I think this article does a great job of illustrating that there are no longer communication channels, that an “integrated marketing mix” is a red-herring. I think there is just the brand and the consumers’ relationship with it in every communication channel (including all the ones that haven’t been invented yet).
How Social Media Will Save – Not Kill – the Television Ad
David Griner doesn’t think television advertising needs to be saved from the Internet and social media. On the contrary, Griner says television ads need to be saved from themselves.
“I personally find that most television ads are gutless and self-obsessed,” said Griner, director of digital content for the ad agency Luckie and a regular contributor to AdWeek’s AdFreaks blog. “They don’t take risks because television doesn’t reward risk taking. TV rewards pretty mediocre advertising.”
“Advertising is in a transitional state,” Griner said. “Digital has depth, and the merger is inevitable. It’s already happening.”
A RIght Way…
Griner said the most successful ad campaigns focused on engagement instead of reach. He pointed to Audi’s “Progress Is” campaign, which launched in the 2011 Super Bowl but ended up generating a yearlong dialogue using the #ProgressIs hash tag on Twitter.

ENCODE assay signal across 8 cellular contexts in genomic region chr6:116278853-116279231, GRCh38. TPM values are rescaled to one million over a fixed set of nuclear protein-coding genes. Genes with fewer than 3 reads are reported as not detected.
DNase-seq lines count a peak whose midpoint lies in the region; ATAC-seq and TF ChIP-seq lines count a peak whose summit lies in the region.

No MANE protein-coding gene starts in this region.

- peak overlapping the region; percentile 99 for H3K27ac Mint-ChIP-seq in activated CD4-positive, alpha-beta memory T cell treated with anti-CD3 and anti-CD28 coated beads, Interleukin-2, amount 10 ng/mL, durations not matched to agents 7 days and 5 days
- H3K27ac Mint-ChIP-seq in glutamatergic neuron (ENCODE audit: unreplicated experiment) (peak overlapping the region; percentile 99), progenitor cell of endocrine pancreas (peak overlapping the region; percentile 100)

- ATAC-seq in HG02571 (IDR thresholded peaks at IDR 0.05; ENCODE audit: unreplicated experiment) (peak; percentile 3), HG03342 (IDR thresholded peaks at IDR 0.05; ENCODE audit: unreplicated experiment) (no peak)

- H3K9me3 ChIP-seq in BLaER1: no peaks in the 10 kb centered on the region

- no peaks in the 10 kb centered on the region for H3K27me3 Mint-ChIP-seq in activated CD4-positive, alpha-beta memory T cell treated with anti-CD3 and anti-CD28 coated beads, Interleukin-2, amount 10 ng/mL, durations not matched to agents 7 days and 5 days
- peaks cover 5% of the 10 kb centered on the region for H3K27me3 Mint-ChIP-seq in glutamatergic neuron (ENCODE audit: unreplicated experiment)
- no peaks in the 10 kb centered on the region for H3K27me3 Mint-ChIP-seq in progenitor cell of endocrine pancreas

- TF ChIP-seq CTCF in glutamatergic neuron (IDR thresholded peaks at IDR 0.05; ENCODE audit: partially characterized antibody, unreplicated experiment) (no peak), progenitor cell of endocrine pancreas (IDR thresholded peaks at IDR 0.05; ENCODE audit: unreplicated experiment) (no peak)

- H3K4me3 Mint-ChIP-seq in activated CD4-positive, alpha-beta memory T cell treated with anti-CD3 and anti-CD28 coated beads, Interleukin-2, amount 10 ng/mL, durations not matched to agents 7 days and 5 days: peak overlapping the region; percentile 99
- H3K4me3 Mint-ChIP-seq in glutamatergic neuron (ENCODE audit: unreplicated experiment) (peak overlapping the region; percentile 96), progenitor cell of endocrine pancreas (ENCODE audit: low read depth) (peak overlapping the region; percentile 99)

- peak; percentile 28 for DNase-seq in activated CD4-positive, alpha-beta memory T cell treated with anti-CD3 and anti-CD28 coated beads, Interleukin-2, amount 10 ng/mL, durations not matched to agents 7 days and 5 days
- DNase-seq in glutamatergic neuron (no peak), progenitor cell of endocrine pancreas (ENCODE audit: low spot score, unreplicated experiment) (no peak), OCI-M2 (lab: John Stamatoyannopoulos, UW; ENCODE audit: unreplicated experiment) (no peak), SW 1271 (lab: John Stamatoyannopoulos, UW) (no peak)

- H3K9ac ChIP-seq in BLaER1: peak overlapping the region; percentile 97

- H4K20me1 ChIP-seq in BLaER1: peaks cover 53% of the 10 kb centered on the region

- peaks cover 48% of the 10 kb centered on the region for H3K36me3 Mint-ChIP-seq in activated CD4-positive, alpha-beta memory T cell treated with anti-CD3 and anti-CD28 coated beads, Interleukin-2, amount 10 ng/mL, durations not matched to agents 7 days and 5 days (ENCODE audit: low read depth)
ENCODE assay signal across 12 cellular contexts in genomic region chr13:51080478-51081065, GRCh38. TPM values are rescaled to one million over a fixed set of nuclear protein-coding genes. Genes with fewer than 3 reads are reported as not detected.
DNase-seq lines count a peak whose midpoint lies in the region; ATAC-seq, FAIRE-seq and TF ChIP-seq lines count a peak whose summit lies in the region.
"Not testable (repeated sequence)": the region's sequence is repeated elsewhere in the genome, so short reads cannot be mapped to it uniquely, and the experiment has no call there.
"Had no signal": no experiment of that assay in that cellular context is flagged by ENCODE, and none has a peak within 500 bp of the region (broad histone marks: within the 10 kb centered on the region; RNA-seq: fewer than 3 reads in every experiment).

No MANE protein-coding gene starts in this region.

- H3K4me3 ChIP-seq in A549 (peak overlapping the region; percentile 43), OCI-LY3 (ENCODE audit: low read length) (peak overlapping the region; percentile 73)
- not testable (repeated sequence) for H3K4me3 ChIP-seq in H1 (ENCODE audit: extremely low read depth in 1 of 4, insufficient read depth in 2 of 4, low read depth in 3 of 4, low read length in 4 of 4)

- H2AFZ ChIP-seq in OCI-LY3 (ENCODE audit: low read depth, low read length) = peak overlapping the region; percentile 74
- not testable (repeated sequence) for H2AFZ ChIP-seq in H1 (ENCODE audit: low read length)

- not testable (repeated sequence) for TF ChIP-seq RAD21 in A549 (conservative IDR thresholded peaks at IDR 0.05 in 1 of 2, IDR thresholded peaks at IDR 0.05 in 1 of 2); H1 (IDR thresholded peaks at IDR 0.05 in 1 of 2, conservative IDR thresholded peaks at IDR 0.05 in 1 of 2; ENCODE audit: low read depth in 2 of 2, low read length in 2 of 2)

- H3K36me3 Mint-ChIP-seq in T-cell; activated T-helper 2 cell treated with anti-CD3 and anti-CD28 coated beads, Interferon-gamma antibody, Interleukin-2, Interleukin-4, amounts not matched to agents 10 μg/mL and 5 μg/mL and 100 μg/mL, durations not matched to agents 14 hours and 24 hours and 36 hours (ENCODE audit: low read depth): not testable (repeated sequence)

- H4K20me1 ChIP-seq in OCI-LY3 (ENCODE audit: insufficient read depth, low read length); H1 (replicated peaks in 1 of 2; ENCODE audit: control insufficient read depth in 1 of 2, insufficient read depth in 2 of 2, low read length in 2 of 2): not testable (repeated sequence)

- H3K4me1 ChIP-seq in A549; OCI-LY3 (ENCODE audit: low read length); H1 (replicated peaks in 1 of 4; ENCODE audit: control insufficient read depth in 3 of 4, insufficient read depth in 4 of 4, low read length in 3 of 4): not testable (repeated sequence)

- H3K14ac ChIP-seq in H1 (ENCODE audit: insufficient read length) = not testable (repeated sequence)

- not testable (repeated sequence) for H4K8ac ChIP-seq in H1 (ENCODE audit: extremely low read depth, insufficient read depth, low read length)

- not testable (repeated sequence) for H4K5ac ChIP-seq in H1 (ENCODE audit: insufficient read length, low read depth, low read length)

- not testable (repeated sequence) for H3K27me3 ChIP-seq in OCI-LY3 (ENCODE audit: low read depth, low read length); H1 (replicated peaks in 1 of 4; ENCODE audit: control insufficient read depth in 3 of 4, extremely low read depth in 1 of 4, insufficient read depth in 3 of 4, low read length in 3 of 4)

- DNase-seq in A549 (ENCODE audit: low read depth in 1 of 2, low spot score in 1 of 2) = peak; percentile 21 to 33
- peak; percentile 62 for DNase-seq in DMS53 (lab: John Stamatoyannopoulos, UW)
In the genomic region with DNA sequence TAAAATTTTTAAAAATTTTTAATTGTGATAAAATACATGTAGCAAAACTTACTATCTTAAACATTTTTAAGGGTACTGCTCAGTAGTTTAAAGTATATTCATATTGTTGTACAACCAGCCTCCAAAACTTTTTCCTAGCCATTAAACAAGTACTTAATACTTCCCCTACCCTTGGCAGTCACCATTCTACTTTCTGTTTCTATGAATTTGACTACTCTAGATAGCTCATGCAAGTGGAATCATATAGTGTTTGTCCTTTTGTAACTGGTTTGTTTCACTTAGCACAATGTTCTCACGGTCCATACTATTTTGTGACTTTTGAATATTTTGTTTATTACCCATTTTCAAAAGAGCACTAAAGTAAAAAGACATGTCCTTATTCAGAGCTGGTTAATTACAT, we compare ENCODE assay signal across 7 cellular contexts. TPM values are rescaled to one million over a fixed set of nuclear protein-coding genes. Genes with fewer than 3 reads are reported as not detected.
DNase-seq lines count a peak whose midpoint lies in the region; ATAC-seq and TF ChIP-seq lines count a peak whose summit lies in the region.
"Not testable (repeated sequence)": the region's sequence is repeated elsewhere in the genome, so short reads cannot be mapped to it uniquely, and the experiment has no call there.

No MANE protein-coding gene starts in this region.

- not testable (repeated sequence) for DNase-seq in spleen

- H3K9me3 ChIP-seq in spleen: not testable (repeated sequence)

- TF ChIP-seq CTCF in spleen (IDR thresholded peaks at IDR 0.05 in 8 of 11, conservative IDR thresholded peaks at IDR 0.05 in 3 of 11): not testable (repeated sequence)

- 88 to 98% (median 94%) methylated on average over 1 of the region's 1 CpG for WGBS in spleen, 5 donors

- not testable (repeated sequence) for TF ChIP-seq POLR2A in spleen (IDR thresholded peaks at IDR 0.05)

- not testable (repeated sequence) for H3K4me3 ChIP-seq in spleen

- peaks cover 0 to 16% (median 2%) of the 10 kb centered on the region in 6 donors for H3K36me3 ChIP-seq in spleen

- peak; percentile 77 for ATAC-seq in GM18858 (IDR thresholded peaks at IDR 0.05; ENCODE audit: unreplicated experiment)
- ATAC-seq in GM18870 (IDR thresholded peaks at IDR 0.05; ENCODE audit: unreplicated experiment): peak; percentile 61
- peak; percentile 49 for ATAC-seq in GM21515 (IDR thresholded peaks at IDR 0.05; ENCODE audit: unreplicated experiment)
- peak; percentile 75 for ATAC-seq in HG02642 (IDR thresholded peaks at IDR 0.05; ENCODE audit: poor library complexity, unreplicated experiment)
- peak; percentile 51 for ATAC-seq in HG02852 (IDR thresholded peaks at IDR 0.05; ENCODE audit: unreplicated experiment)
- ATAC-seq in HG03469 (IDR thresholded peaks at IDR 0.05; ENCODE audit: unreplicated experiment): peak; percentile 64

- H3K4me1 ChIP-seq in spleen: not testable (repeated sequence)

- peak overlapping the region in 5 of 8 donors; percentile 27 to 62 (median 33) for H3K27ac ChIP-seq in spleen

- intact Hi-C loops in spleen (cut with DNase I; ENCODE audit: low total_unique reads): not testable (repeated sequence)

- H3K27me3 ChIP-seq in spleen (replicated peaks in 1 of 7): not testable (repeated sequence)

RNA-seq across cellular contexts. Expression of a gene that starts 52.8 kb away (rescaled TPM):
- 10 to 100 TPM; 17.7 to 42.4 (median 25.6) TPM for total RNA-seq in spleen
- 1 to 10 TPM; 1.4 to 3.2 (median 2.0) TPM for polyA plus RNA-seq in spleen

“For us, it was never a discussion, it was always a hashtag,” Andy White, Senior Social Media Manager for Audi, told Griner. “The Super Bowl is conversation.”
“Most of them are funny and are very sharable,” he said. “They’re the digital water cooler fodder.
“And they are, with a few exceptions, still overwhelmingly watched on TV.”
… And A Wrong Way
But not every attempt to tie TV advertising to the social world has worked as hoped. McDonald’s has been trying to actively reach out to bloggers and social media influencers as part of its new advertising campaigns. It has tried to foster online discussions with Twitter hashtags. In other words, the company has been doing everything social media marketing experts say the company should be doing – and yet it still had a campaign blow up in its face.
“The hashtag,” Griner said, “was too vague and too detached from the point of the ads.”
“I’m not going to totally bash this yet because they could end up doing something really cool with this,” Griner said. “But right now, it seems chaotic to me.”
– Randall Noval